If Congress were to extend this provision of the TCJA, raising the corporate income tax rate might not have much of an impact on equipment investment. But it would still have a big effect on investment in structures, which constitute an estimated 31.4% of the private capital stock, more than twice as much as equipment. In other words, if this provision of the TCJA is preserved, then the proposed increase in the corporate income tax will cause less economic harm. But it will also likely raise less revenue for the government.

Look For Other Ways To Raise Revenue

The Tax Foundation projects that over 10 years the proposed increase in the corporate tax rate will result in a net increase of federal government revenue of $643.7 billion, after accounting for the expected reduction in investment and economic output and the associated reduction in individual and payroll tax revenue. Increased government revenue seems like a good thing; but when compared with the trillions of dollars the federal government will spend on the American Jobs Plan, the net effects will be a higher national debt and a reduction in economic growth.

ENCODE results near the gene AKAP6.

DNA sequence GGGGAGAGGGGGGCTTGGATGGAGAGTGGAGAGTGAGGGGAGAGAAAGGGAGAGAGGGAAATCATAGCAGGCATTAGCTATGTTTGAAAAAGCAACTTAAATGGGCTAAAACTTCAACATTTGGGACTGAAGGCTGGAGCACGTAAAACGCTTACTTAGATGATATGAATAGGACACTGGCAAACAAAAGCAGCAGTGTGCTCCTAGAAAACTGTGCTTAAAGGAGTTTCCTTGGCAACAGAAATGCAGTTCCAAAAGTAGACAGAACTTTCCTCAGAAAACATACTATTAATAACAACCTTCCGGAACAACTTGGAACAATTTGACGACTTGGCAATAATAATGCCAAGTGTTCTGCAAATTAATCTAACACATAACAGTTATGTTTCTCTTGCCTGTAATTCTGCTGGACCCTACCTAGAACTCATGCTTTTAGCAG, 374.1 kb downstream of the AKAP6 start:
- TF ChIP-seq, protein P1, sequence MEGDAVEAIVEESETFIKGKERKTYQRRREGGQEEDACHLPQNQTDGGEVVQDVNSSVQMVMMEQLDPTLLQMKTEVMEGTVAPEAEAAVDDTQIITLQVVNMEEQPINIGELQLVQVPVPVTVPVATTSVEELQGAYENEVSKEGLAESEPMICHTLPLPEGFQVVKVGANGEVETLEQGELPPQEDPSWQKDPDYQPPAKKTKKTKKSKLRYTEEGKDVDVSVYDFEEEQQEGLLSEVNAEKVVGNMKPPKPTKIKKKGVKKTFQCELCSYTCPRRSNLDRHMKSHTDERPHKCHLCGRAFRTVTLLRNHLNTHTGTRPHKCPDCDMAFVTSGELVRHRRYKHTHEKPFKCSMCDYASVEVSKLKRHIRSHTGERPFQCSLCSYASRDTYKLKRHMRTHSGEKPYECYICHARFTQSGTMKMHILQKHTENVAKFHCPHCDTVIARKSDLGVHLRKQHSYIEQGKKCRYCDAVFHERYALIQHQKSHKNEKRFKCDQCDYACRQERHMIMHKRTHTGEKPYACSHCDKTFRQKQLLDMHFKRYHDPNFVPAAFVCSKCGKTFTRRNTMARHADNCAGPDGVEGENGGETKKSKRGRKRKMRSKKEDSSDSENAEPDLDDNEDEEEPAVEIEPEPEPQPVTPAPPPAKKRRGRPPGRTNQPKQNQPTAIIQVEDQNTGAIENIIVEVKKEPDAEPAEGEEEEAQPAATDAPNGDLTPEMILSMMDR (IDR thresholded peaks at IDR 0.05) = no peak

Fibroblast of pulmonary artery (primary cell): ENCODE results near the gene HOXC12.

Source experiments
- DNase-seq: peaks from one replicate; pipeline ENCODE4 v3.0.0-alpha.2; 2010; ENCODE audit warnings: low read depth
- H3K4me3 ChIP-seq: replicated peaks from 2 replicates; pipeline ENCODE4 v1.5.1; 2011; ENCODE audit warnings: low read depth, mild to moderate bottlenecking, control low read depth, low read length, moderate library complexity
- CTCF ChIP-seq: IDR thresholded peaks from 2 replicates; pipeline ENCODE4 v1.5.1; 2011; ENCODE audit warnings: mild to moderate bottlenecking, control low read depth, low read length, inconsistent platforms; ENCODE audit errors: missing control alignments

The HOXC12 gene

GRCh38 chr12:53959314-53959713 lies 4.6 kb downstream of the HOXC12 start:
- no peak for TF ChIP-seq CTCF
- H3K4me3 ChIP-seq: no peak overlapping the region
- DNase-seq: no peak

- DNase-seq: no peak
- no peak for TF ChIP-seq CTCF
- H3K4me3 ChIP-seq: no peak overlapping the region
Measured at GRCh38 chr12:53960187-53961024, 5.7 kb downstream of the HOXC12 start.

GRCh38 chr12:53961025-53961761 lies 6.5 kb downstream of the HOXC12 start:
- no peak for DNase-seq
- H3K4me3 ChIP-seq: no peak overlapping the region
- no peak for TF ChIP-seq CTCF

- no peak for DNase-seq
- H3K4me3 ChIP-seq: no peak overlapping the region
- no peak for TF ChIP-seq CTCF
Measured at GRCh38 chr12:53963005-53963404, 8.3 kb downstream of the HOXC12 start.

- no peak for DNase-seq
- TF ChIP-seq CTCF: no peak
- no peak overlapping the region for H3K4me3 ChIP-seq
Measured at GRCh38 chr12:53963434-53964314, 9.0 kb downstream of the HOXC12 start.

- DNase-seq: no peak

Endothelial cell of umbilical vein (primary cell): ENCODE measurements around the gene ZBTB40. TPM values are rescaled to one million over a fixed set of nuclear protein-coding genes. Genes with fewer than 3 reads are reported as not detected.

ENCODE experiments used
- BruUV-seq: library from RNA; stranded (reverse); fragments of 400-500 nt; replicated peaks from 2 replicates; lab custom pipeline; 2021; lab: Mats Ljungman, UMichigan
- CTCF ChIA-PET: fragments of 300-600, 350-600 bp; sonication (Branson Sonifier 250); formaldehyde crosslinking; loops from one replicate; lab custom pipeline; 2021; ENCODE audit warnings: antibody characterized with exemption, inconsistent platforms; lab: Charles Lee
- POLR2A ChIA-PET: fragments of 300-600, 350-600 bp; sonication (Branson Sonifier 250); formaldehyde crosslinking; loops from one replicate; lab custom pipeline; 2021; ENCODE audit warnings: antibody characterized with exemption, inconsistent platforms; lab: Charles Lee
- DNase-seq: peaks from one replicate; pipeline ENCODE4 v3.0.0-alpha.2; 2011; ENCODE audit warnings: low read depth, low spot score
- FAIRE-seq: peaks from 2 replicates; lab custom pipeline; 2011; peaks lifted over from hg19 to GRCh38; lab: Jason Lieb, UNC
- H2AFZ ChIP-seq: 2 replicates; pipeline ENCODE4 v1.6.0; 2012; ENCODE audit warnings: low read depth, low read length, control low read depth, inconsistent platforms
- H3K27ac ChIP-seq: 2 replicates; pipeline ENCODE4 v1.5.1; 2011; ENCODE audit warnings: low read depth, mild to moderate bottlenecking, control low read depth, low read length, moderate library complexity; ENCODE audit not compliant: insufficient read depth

Increased government spending ultimately must be paid for by raising taxes. All taxes reduce the incentives for individuals or companies to earn money, since higher earnings mean higher taxes. The corporate income tax, especially if the rate is high and the base is large, will significantly reduce investment and slow economic growth.

The best way for the federal government to boost infrastructure is to let the private sector or state and local governments fund most of it. Instead of increasing the corporate income tax rate, the federal government should fund any increase in its spending on infrastructure with user taxes, such as fuel taxes.